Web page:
The advantage of being part of a pay-to-play, all-volunteer group is that it fosters the qualities you need in a team: reliability and dedication. These are not spoiled kids. They’re breaking their backs because they want to.
Hartsuff demands 600 minutes of rowing each week. Riley Hall, a four-year veteran who has been a part of this championship team throughout his collegiate career, estimates he rowed about 1 million meters on ergometer machines last winter alone. “Every stroke’s going to hurt just as much as the last one,” he says. “But you do it not only for the guys in your boat but for the ‘M’ on your back.”
Adds teammate Nate Bohn: “We love pushing ourselves every day. This is our fraternity. Instead of drinking five nights a week, we practice and we sweat…and sometimes bleed together. It’s just a different outlet.”
It’s also a smart response to the academic pressures of a demanding institution. More than 70% of the team consists of engineering students, and the team’s average GPA last year was an impressive 3.37.
“You use rowing to alleviate the stress of school and school to alleviate the stress of rowing,” says club student president Stephen Lanham. “The team attracts driven people.”
THE STRENGTH TO SUCCEED
In an eight, each member of the crew requires a unique individual skill and responsibility that must be integrated into the overall needs of the rest of the team.
The powerful middle rowers make up the “engine room,” and the stroke seat that faces the coxswain is saved for someone who is best able to translate the correct stroke movement to everyone else. The rowers in the rear are relied on to keep the craft on track. Everyone shares a common perspective and trust, which Hartsuff feels is rowing at its best. “In basketball, if a guy on your team gets injured, you plug somebody else in there,” he says. “In our situation it can be disastrous. You’re so directly accountable to everybody else.”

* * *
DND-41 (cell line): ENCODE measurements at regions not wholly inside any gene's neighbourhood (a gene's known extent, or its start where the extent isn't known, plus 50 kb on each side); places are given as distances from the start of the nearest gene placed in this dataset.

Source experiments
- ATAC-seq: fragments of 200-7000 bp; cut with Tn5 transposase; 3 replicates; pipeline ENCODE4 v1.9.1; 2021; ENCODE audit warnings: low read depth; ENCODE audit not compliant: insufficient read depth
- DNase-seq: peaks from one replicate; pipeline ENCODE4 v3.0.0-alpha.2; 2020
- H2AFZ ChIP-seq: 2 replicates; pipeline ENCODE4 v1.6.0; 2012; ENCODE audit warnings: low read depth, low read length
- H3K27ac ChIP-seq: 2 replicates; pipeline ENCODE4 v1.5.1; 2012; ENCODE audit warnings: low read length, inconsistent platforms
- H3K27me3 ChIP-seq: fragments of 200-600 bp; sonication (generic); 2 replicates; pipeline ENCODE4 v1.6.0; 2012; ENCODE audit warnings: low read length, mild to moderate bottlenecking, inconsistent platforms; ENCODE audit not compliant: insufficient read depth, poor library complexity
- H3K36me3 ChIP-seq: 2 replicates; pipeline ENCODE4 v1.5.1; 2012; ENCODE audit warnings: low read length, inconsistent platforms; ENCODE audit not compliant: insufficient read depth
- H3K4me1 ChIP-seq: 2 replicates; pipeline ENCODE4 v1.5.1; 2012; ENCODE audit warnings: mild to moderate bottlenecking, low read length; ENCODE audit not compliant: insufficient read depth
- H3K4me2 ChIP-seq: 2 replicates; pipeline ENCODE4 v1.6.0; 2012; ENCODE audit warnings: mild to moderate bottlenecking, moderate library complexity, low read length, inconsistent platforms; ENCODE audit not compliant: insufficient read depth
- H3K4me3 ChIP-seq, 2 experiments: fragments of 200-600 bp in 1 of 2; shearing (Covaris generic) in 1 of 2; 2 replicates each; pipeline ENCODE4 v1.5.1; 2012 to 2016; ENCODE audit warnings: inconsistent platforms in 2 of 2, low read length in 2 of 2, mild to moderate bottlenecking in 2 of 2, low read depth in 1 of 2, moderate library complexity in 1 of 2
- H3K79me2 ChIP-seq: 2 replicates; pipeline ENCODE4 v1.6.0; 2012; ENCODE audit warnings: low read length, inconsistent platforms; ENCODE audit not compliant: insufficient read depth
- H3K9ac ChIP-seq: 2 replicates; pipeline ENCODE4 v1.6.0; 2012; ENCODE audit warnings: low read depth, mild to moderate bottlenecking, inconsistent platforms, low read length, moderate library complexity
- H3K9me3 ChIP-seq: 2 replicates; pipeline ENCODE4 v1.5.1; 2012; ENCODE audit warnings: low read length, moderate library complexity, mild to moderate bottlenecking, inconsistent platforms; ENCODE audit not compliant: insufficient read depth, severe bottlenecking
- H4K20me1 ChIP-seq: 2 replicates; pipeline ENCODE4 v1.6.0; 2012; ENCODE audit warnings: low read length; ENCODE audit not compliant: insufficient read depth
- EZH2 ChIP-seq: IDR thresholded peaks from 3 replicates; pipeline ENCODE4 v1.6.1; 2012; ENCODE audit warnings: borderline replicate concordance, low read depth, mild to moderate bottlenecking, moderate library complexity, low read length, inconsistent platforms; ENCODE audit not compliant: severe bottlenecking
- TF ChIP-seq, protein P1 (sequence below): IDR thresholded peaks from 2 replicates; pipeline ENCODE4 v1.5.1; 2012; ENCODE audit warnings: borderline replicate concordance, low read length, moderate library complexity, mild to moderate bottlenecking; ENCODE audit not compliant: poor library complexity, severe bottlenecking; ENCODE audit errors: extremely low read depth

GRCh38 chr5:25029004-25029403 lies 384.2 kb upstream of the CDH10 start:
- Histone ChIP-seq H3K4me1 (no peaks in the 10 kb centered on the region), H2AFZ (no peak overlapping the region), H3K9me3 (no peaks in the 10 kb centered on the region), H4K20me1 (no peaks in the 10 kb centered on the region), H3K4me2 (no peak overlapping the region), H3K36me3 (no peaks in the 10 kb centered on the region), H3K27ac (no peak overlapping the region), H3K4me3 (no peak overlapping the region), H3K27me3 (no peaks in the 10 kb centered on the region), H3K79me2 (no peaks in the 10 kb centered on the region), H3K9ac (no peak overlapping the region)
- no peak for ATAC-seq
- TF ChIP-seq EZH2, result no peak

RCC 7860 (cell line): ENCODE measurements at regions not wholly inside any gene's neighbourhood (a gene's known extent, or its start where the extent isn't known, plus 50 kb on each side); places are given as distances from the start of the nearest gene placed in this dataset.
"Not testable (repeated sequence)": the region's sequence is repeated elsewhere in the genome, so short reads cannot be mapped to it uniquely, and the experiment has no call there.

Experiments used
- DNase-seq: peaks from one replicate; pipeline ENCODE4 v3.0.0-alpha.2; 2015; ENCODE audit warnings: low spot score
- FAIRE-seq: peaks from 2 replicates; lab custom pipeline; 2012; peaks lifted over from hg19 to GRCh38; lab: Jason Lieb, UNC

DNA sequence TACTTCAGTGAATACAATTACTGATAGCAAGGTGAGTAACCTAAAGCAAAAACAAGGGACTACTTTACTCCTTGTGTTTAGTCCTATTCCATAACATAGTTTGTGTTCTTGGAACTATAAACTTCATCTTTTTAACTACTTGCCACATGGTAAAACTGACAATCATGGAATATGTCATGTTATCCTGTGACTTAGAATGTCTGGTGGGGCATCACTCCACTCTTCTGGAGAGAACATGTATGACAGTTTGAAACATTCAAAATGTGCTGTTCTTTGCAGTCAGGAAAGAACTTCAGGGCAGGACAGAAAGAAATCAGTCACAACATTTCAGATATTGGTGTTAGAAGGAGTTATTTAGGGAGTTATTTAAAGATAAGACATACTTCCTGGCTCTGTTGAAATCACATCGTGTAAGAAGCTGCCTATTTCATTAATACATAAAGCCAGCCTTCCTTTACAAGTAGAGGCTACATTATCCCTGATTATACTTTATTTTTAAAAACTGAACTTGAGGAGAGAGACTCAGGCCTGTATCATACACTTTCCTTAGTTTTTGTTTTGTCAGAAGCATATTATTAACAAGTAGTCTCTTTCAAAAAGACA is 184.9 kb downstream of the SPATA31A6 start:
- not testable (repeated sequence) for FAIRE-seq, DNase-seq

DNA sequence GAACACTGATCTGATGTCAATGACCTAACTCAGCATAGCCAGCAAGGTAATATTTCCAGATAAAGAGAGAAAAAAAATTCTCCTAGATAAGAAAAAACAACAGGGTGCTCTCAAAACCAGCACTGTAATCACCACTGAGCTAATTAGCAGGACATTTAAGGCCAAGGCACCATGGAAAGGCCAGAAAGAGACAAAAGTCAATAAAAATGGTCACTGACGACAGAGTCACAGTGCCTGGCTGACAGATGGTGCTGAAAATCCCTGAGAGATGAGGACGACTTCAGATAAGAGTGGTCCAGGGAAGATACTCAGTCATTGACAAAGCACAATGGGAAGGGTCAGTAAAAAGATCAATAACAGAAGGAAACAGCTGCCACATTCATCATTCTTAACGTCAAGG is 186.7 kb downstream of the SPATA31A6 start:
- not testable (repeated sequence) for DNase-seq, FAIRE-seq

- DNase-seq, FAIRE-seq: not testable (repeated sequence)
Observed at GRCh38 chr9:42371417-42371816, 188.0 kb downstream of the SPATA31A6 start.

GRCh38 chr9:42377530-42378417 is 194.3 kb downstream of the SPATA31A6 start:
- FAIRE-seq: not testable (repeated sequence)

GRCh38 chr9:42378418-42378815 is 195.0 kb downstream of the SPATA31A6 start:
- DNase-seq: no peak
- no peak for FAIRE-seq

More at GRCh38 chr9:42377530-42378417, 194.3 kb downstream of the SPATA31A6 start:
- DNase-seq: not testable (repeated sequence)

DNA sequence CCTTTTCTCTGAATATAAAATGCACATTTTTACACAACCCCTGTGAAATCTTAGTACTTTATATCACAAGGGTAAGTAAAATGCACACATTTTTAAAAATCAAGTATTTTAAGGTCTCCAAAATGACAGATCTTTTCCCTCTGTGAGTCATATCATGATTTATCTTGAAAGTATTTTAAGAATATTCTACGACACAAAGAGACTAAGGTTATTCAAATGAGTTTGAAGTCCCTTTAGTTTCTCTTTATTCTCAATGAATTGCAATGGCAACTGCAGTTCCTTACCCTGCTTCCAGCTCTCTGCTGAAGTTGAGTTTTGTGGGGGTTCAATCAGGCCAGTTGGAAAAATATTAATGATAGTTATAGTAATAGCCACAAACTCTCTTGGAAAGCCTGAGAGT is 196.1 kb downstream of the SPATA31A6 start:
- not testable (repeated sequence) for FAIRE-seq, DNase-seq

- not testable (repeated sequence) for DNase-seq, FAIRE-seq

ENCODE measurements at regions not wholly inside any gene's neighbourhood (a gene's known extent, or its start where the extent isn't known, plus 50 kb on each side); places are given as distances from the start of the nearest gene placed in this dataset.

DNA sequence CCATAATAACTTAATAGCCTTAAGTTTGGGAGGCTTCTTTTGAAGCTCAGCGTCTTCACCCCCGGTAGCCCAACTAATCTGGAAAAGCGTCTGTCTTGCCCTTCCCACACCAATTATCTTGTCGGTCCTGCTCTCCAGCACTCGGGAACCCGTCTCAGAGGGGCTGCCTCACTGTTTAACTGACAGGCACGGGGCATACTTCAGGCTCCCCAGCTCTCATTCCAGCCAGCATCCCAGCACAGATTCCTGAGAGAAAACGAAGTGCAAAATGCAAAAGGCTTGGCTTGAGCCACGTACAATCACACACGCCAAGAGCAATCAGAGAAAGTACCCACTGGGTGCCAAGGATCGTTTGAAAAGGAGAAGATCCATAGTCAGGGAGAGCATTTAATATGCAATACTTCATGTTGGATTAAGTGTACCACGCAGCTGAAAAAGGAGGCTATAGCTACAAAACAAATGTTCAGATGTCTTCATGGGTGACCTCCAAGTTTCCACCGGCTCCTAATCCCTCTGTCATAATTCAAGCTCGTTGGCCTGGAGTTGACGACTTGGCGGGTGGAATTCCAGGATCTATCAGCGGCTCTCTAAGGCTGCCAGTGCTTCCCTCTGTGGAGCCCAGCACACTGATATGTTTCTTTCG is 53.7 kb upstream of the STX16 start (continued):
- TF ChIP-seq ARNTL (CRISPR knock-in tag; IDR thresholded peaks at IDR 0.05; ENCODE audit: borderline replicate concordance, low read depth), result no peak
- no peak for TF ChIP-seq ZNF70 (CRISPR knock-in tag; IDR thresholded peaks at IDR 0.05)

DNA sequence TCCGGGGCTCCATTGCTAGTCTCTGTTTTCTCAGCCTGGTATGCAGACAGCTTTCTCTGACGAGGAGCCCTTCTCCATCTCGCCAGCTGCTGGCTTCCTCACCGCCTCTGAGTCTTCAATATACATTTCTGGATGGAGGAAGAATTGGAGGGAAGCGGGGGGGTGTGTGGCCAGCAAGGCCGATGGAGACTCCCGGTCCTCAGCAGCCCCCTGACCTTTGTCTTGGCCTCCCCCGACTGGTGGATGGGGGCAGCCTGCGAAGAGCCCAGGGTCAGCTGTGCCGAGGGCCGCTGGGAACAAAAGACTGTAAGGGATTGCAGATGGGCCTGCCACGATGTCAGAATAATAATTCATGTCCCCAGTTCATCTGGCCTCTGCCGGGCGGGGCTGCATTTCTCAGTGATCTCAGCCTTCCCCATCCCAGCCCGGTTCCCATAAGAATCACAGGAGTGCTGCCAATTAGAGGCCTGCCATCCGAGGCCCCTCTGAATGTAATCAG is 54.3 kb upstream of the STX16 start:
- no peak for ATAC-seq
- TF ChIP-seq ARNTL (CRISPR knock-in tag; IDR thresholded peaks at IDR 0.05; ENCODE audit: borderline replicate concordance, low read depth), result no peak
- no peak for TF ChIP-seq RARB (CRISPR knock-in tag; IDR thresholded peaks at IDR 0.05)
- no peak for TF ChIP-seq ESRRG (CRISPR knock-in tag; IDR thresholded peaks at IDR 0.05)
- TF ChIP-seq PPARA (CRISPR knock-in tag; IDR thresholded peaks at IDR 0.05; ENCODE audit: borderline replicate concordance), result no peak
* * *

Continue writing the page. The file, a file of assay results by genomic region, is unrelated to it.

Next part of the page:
That accountability was tested early last season. “We lost a race to Grand Valley State, in a shocking manner—by six seconds,” recalls Hartsuff. “That was an eye-opening situation for the guys. Sometimes you get into this cycle of success; you start to just assume things will happen. As a coach you preach against these things, and to their credit, the guys turned it around. We learned by losing.”
That drive to succeed is also what drove Hall to hang a galling second-place medal on his erg machine last winter. He’d stare at it as he trained, “trying to knock [my time] down one more split second.” It’s also what keeps coxswain April Leversee so focused at the start of every race. “It’s the most intense time,” she says, “when you’re all lined up, and the announcer begins his countdown. Everything is silent, and I’m ready to focus the crew on what they need to win.”
This morning, focus is at a maximum. At one point, Hartsuff asks the team for only a medium effort. “Can we do it quicker?” one asks. After a sprint, another crew member pleads for “one more.” What he’s saying, in essence, is “bring it on.”
The workout lasts a grueling hour and a half, and the spent athletes return to shore, carrying their shells. Some are brought to the boathouse while the others are loaded onto the trailer behind the F-250 workhorse, which sits ready to pull the weight. The U of M crew is ready for their next competition—or they will be, once they get those last strokes in, working one for all, and all for one.
“The friendships here create trust you can’t gain anywhere else,” says Louis Schaljo, the lone junior on the eight-squad. “We have our priorities: School. Family. Friends. Rowing.”
This article originally appeared in My Ford Magazine. Story by: Robert Edelstein. Photography by: Bridget Barrett